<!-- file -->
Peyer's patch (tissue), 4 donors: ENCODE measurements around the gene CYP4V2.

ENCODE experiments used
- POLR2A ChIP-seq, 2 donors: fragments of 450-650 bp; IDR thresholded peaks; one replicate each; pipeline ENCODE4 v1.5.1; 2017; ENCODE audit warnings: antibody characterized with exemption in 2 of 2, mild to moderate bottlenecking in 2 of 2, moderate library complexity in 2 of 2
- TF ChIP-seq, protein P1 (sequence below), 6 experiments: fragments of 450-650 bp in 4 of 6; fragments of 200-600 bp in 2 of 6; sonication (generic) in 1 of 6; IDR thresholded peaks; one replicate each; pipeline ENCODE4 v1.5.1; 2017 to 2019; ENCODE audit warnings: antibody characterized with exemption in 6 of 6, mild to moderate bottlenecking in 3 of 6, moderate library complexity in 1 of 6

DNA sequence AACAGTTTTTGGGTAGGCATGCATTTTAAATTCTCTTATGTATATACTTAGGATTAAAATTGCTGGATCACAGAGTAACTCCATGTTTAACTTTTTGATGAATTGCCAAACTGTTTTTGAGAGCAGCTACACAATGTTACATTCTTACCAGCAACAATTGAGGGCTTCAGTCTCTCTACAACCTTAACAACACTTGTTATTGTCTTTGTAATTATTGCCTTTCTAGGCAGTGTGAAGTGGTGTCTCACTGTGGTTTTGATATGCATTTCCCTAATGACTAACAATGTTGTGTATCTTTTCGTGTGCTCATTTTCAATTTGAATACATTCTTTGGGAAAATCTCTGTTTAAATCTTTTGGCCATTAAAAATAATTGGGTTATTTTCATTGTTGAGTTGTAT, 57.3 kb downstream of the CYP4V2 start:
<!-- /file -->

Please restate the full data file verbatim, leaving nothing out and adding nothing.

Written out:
Peyer's patch (tissue), 4 donors: ENCODE measurements around the gene CYP4V2.

ENCODE experiments used
- POLR2A ChIP-seq, 2 donors: fragments of 450-650 bp; IDR thresholded peaks; one replicate each; pipeline ENCODE4 v1.5.1; 2017; ENCODE audit warnings: antibody characterized with exemption in 2 of 2, mild to moderate bottlenecking in 2 of 2, moderate library complexity in 2 of 2
- TF ChIP-seq, protein P1 (sequence below), 6 experiments: fragments of 450-650 bp in 4 of 6; fragments of 200-600 bp in 2 of 6; sonication (generic) in 1 of 6; IDR thresholded peaks; one replicate each; pipeline ENCODE4 v1.5.1; 2017 to 2019; ENCODE audit warnings: antibody characterized with exemption in 6 of 6, mild to moderate bottlenecking in 3 of 6, moderate library complexity in 1 of 6

DNA sequence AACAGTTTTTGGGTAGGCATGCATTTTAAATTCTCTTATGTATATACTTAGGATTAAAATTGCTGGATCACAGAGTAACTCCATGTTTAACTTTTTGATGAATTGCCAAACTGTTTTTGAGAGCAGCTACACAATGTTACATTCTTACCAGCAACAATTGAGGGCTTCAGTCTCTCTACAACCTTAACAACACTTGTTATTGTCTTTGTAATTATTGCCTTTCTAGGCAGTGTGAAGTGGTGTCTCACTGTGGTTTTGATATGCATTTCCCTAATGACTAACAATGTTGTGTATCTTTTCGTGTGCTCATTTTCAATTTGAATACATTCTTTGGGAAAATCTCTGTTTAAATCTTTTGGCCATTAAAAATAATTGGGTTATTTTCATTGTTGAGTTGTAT, 57.3 kb downstream of the CYP4V2 start: